The Falcon 9 reusable two-stage rocket completed 93 launches and 54 landings. The Falcon Heavy, the world’s most powerful rocket by a factor of two, has executed seven landings and four re-flies. With its 64 metric tons capacity, the rocket uses nine nine-engine cores (27 Merlin engines) to produce more than 5 million pounds of thrust.
One of SpaceX’s most expected vehicles is, however, the Starship. This spacecraft and super-heavy rocket is a fully reusable transportation system that can carry both cargo and crew to Earth orbit, the Moon, Mars, and beyond.
Blue Origin is the venture of Jeff Bezos, the founder of Amazon. The company has developed a suborbital rocket called New Shepard (named after Mercury astronaut Alan Shepard, the first American to go to space), designed to take astronauts and research payloads past 62 miles altitude. The journey takes only 11 minutes, and the rocket uses fins, drag breaks, and a BE-3 liquid rocket engine to land.
Blue Origin is also working on Blue Glenn (named after astronaut John Glenn), a big reusable launch vehicle capable of carrying people and payloads to Earth orbit and beyond. Its first stage is built for a minimum of 25 missions, making it competitive for a variety of launch markets. The company is also developing Blue Moon, a flexible lander that can deliver astronauts, large rovers, habitats, and ascent stages to the lunar surface in order to enable a sustained human presence on the satellite.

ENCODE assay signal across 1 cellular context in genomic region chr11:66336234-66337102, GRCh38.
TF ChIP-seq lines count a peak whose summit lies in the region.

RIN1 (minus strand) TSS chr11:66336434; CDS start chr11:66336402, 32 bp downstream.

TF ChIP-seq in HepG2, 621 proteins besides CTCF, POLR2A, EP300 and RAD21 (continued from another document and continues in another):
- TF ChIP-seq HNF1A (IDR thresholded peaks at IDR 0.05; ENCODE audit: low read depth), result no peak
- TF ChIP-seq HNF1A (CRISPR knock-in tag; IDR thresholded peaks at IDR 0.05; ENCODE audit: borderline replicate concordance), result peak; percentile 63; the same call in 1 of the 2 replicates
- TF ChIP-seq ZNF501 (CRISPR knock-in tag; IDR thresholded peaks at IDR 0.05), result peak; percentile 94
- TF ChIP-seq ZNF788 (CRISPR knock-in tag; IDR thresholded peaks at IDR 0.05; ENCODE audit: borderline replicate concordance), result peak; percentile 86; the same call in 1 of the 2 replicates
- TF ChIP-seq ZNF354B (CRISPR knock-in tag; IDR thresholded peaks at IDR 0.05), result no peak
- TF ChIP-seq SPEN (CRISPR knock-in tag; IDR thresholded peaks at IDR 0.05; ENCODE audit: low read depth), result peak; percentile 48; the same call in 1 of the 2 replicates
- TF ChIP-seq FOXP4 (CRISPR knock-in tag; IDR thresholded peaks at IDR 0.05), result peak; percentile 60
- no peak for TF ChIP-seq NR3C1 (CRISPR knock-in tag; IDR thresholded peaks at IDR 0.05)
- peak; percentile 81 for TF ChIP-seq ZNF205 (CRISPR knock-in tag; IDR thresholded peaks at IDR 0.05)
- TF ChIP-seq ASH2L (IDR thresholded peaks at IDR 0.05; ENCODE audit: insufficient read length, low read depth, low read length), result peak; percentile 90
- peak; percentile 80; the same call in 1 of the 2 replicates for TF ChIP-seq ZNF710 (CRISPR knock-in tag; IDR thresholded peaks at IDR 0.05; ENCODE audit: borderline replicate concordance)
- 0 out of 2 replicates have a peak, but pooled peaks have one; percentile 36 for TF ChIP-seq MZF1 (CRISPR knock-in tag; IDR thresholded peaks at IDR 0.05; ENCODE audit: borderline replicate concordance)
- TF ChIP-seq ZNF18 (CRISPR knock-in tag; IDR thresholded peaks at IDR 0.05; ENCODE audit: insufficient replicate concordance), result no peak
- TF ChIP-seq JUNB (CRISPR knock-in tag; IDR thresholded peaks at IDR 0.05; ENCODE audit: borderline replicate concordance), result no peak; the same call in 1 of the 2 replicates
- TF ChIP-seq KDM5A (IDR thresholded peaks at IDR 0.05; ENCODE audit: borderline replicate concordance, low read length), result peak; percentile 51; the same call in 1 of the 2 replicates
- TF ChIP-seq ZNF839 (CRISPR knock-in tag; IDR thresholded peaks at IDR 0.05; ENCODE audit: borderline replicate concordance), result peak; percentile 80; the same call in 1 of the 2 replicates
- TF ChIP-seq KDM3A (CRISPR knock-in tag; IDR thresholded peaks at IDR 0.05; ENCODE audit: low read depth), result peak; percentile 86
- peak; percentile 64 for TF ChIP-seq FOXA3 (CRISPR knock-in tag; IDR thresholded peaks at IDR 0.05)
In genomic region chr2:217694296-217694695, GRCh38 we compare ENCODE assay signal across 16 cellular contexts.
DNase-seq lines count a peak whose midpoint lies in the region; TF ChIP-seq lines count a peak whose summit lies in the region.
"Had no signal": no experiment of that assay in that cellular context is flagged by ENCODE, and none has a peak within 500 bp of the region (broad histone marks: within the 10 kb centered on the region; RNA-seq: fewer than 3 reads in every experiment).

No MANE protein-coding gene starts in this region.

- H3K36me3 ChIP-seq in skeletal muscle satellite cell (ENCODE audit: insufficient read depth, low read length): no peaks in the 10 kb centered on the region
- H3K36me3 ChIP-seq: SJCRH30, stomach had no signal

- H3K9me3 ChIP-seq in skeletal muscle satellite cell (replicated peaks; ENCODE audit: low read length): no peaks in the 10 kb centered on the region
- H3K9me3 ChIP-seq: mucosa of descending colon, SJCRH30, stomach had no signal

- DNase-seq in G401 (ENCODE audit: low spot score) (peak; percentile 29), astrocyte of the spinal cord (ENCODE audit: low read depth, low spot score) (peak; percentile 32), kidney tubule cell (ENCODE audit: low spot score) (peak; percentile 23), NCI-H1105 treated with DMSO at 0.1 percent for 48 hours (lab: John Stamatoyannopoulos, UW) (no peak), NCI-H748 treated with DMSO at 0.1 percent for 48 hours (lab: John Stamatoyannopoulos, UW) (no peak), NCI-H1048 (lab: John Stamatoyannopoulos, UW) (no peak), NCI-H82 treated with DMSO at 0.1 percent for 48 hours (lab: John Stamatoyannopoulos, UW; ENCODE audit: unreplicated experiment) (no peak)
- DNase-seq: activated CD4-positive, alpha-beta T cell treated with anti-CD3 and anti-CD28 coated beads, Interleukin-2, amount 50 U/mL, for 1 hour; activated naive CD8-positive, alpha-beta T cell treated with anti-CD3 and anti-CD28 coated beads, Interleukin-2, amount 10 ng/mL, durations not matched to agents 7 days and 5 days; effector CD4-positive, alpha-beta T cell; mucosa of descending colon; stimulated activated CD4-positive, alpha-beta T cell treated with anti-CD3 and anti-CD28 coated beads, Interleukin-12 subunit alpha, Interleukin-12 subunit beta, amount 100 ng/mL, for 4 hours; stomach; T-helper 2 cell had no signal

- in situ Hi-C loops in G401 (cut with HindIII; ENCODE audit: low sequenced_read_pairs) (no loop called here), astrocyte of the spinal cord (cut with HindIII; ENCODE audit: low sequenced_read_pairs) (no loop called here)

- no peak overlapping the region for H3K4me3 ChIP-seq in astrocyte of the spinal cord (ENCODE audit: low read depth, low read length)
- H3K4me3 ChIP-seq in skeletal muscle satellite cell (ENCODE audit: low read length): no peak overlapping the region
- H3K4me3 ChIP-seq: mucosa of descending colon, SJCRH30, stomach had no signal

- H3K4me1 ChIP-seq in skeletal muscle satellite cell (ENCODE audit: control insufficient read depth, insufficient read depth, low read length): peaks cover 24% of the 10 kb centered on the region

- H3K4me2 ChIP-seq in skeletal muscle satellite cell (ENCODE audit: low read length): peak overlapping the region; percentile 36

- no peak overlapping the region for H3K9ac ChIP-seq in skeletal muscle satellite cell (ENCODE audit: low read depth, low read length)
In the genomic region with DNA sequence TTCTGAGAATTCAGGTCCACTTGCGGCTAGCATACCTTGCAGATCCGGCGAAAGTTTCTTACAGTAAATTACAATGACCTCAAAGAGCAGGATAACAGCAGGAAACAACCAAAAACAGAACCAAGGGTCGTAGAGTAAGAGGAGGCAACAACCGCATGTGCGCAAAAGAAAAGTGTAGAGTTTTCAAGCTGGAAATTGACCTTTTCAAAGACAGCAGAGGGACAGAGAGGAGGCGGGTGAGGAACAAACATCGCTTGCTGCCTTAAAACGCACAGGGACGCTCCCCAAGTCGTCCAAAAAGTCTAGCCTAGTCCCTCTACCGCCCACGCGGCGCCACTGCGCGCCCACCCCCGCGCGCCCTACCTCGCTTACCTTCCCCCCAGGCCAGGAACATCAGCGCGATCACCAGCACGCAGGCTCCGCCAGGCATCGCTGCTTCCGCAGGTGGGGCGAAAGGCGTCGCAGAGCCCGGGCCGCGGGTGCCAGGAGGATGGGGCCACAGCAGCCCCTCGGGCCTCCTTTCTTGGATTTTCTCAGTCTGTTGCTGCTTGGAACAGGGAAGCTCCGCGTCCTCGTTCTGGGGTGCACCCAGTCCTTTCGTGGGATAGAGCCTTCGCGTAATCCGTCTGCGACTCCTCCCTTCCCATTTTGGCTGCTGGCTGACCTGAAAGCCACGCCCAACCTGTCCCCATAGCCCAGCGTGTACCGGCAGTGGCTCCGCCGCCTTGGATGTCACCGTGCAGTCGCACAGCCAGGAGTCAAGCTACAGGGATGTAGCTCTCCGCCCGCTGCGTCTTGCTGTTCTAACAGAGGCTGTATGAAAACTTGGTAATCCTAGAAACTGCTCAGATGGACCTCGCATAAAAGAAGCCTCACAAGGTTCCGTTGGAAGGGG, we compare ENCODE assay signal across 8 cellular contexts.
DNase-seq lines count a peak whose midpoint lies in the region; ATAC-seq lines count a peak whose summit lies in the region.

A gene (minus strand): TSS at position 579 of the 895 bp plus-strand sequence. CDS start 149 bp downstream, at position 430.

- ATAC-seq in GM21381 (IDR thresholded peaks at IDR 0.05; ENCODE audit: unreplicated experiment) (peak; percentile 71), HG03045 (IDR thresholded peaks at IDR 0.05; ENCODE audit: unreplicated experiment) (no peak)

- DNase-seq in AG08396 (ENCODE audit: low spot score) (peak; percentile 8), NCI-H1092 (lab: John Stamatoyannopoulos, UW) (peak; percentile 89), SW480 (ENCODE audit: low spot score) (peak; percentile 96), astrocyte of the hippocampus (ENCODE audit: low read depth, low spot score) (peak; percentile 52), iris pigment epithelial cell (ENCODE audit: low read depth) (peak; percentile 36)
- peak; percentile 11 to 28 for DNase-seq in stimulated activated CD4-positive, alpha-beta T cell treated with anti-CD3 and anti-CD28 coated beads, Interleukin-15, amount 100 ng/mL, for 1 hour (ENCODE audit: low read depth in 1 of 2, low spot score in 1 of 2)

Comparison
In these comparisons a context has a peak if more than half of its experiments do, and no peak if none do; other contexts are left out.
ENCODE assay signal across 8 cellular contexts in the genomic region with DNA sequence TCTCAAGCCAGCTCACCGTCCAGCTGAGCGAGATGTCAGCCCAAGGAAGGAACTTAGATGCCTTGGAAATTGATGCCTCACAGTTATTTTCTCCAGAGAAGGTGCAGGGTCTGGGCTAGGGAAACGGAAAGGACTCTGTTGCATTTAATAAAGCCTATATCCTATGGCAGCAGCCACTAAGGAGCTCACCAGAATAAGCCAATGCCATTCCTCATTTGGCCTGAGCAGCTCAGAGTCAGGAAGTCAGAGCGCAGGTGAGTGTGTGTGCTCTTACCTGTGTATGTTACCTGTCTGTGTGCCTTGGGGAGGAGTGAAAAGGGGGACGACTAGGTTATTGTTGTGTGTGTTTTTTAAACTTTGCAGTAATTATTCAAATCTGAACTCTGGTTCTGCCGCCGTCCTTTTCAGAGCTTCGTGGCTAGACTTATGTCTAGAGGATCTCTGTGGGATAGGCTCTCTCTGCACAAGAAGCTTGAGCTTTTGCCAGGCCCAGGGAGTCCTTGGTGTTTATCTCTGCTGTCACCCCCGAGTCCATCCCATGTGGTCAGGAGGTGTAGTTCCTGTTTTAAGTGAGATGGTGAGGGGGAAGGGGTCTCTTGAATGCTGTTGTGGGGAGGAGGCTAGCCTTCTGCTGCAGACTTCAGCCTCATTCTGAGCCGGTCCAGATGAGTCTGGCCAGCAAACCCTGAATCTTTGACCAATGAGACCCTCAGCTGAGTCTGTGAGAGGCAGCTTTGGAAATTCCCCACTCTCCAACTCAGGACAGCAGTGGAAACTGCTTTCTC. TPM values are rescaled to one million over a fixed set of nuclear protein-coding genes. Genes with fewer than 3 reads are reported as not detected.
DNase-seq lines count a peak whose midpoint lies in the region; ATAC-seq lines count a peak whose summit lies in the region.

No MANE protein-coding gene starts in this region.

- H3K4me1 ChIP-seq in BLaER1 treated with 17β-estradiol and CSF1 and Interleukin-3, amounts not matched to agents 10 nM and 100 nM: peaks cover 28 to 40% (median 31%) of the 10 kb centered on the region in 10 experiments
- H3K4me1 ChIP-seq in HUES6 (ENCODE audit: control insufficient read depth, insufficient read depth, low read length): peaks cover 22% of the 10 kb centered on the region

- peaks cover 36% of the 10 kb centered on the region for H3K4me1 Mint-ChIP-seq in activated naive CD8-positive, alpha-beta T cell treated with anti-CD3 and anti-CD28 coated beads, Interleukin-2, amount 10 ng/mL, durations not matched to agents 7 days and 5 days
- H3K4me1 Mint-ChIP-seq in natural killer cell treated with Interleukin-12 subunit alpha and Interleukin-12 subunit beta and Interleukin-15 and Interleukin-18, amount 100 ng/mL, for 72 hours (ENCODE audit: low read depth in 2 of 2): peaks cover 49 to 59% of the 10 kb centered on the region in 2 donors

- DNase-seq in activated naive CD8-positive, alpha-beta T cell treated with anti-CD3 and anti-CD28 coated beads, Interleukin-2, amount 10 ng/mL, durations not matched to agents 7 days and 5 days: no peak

The company leads the Human Landing System (HLS) National Team alongside Lockheed Martin, Northrop Grumman, and Draper. The team has recently completed its first System Requirements Review (SRR) and is ready to move forward working with partners, independent experts, and NASA to return Americans to the Moon.
Virgin Galactic’s reusable spaceflight system is called SpaceShipTwo. The company is developing a new generation of space vehicles that will focus on private passenger-carrying commercial services. Its operational hub at New Mexico’s Spaceport America is the first purpose-built commercial spaceport and will run a regular schedule of spaceflights for private individuals and researchers.
ISRO, the Indian Space Research Organisation, is also working on reusable launch vehicle technology. Their RLV-TD completed its first successful atmospheric test flight in May 2016, and their latest model is expected to land on the ground in November or December 2020. Somewhat similar to the USA’s space shuttle, the vehicle will be able to put satellites into orbit and return for the next mission.